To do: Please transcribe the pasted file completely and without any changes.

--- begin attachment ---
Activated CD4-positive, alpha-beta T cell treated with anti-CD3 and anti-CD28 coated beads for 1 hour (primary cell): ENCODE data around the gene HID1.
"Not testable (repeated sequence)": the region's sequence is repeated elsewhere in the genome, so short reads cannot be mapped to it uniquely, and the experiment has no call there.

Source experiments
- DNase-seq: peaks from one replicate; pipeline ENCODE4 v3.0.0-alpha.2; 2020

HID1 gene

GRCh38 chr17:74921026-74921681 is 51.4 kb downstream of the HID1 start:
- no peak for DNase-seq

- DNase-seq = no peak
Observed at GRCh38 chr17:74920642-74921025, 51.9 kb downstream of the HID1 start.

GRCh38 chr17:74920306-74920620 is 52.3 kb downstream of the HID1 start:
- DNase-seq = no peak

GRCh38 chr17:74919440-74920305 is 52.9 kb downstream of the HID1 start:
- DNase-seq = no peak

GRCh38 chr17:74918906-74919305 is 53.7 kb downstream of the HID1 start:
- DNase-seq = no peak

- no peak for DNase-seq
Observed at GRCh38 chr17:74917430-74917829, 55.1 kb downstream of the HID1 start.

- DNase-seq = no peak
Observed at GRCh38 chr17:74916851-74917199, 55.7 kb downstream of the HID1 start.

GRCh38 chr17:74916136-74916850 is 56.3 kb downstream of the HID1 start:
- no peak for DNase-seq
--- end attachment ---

Activated CD4-positive, alpha-beta T cell treated with anti-CD3 and anti-CD28 coated beads for 1 hour (primary cell): ENCODE data around the gene HID1.
"Not testable (repeated sequence)": the region's sequence is repeated elsewhere in the genome, so short reads cannot be mapped to it uniquely, and the experiment has no call there.

Source experiments
- DNase-seq: peaks from one replicate; pipeline ENCODE4 v3.0.0-alpha.2; 2020

HID1 gene

GRCh38 chr17:74921026-74921681 is 51.4 kb downstream of the HID1 start:
- no peak for DNase-seq

- DNase-seq = no peak
Observed at GRCh38 chr17:74920642-74921025, 51.9 kb downstream of the HID1 start.

GRCh38 chr17:74920306-74920620 is 52.3 kb downstream of the HID1 start:
- DNase-seq = no peak

GRCh38 chr17:74919440-74920305 is 52.9 kb downstream of the HID1 start:
- DNase-seq = no peak

GRCh38 chr17:74918906-74919305 is 53.7 kb downstream of the HID1 start:
- DNase-seq = no peak

- no peak for DNase-seq
Observed at GRCh38 chr17:74917430-74917829, 55.1 kb downstream of the HID1 start.

- DNase-seq = no peak
Observed at GRCh38 chr17:74916851-74917199, 55.7 kb downstream of the HID1 start.

GRCh38 chr17:74916136-74916850 is 56.3 kb downstream of the HID1 start:
- no peak for DNase-seq